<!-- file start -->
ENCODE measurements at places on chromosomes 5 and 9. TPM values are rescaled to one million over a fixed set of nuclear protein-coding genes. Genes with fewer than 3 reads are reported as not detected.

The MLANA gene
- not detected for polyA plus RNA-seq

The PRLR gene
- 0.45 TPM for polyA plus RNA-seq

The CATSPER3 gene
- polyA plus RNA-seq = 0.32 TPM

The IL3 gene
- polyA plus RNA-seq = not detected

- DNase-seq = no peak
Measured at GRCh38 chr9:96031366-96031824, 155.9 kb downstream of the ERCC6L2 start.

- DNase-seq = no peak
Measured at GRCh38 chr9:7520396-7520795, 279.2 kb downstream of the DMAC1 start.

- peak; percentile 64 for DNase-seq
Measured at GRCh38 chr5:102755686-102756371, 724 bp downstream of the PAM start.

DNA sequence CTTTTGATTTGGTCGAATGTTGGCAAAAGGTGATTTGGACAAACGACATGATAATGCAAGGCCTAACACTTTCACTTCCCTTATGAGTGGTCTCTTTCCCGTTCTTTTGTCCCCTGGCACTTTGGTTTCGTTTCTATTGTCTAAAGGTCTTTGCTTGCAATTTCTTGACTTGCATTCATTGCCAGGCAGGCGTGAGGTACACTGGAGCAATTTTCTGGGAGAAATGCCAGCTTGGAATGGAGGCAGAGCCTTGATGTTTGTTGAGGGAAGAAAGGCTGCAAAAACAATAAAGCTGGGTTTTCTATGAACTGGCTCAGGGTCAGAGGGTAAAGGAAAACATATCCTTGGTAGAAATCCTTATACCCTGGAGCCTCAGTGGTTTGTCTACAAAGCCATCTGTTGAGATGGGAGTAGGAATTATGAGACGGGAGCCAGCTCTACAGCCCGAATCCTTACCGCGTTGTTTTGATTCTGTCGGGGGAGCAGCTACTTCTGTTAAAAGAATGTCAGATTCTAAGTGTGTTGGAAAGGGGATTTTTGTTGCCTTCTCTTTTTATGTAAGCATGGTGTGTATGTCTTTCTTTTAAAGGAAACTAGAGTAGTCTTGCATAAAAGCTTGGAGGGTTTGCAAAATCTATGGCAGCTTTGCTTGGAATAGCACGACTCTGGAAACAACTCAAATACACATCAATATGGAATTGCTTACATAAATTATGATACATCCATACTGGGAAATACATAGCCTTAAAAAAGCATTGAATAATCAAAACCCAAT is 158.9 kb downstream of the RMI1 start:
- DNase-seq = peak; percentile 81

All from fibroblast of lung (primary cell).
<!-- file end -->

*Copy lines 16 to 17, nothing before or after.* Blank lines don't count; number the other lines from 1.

DNA sequence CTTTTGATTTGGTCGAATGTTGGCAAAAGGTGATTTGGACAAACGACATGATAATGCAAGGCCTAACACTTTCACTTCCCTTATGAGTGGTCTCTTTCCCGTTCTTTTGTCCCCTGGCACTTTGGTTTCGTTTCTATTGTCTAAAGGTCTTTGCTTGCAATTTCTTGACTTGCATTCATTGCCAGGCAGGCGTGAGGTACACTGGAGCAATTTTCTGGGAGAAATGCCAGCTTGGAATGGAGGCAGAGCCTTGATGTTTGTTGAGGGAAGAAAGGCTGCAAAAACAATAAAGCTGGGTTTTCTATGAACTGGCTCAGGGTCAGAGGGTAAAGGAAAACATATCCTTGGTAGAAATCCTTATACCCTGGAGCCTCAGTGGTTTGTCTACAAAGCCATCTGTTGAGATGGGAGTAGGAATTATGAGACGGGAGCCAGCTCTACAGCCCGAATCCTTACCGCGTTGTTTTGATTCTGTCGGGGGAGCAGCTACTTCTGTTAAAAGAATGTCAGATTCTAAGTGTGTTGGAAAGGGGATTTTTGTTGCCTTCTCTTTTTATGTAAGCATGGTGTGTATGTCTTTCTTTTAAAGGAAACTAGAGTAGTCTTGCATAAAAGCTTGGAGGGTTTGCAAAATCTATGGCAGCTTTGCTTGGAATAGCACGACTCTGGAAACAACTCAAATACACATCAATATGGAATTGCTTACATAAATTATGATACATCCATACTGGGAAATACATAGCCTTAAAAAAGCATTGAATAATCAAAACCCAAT is 158.9 kb downstream of the RMI1 start:
- DNase-seq = peak; percentile 81